Wednesday, December 18, 2013

David Silverman doesn't mince words

American Atheists erected a billboard in Times Square, and right-wing heads are exploding. (It's a digital billboard. You can watch the whole thing - 15 seconds worth - here.)

New York State Senator Andrew Lanza was one of the wingnuts who hit the ceiling, comparing the billboard to the Holocaust and calling for a boycott of Times Square and the revocation of American Atheists' non-profit status.

But, you know, David Silverman, president of American Atheists, isn't exactly shy, so he used this opportunity to school Lanza in the U.S. Constitution. Enjoy!
State Senator Andrew Lanza:

Your recent press release “denouncing” our “hateful” billboard in Times Square and “calling for the revocation” of American Atheists’ 501(c)(3) nonprofit status leads me to believe that you have little idea what the First Amendment of the Constitution actually protects. Please allow me to educate you.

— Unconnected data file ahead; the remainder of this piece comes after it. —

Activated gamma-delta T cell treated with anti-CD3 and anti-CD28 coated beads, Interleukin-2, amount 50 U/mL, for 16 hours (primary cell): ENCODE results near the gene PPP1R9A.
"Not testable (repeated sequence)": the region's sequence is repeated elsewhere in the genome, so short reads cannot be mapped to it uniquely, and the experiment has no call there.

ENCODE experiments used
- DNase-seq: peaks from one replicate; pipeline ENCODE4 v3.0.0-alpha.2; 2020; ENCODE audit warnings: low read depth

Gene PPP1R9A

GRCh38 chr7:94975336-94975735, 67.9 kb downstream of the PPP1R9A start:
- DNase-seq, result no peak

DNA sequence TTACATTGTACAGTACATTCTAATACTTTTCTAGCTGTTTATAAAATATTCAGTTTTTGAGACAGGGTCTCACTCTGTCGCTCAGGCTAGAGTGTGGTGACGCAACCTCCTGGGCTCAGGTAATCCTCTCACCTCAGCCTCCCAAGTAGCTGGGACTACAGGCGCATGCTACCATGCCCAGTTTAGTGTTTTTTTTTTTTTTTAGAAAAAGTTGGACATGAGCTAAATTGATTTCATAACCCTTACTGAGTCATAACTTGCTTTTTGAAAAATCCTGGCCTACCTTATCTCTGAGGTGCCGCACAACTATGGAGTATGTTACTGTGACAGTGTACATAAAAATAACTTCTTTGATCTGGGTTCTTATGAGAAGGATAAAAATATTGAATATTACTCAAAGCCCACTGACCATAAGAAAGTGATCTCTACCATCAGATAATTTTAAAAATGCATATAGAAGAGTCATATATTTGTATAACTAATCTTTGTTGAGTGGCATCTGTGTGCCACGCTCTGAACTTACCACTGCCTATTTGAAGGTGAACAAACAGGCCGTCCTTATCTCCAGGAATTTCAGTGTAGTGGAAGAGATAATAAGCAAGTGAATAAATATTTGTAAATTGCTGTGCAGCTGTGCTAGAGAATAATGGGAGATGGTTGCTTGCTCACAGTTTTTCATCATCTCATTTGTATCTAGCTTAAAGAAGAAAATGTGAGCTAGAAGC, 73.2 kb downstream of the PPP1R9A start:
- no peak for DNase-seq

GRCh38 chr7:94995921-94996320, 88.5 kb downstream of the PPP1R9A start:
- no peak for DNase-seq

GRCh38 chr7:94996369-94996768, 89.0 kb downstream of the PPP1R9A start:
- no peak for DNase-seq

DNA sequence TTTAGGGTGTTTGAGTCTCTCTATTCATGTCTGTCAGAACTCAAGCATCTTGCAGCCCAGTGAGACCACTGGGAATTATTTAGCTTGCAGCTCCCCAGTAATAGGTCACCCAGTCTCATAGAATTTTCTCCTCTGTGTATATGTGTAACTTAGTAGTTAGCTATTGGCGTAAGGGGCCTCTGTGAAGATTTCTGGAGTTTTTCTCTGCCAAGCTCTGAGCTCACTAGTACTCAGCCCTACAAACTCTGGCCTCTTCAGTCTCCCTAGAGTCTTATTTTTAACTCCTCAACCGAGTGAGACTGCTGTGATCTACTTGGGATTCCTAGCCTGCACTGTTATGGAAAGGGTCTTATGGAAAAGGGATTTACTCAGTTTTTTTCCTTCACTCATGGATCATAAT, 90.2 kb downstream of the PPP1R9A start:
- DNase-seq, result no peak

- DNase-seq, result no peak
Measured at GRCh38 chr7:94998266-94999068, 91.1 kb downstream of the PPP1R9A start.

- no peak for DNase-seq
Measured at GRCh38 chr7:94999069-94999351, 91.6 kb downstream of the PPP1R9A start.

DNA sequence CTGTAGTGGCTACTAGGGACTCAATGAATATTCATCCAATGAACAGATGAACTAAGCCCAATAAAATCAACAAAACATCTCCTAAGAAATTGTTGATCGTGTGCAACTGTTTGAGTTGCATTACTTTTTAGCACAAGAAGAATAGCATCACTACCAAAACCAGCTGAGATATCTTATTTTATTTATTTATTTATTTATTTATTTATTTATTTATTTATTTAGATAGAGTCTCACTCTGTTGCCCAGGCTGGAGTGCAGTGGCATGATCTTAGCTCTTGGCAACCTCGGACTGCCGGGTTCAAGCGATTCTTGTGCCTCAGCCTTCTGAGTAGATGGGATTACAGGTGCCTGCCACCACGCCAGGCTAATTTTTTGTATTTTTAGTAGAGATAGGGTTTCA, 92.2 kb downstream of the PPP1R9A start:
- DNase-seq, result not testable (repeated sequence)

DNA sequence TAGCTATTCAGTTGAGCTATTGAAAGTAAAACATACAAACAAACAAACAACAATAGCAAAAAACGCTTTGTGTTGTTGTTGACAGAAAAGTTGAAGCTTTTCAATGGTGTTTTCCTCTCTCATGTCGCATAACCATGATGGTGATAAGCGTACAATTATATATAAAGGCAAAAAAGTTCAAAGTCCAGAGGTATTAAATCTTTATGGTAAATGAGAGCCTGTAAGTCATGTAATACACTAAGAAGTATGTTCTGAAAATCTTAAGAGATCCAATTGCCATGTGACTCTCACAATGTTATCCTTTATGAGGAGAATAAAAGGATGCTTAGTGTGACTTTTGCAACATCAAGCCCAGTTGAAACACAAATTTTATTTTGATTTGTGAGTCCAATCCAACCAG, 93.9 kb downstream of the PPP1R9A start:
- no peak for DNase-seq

The First Amendment gives all Americans, irrespective of their beliefs, exactly the same rights. This means we all have the right to express ourselves as long as we don’t infringe on the rights of others. Nobody has more or fewer rights than anyone else. Christianity is not superior to atheism or any other system; Christianity is equal to atheism under the Constitution.

Does our billboard infringe on anyone’s rights to do as they see fit? Can our billboard affect your life if you don’t want it to do so? One could ask the same question about Christian billboards threatening non-Christians with hell.

The answer, of course, is no. Billboards don’t infringe on people’s rights.

You are the one attempting to infringe on others’ rights. You are petitioning, on your official government-hosted website, to suppress our Constitutional right to freedom of speech. This is truly an act that should frighten Americans. Your abuse of your office to attempt to silence a minority group is not only un-American, it is the antithesis of the ideals upon which our nation was founded.

You should be ashamed of yourself, and all New Yorkers should be ashamed to be represented by you. In your press release, you defame the character of the tens of millions of atheists, agnostics, and nontheists by saying, “[I]t is not surprising to me that people who do not believe in God are hateful and malicious.” That is bigotry, plain and simple. You smear the nearly 3 million non-religious New Yorkers with your hate. You are unworthy of the office you hold.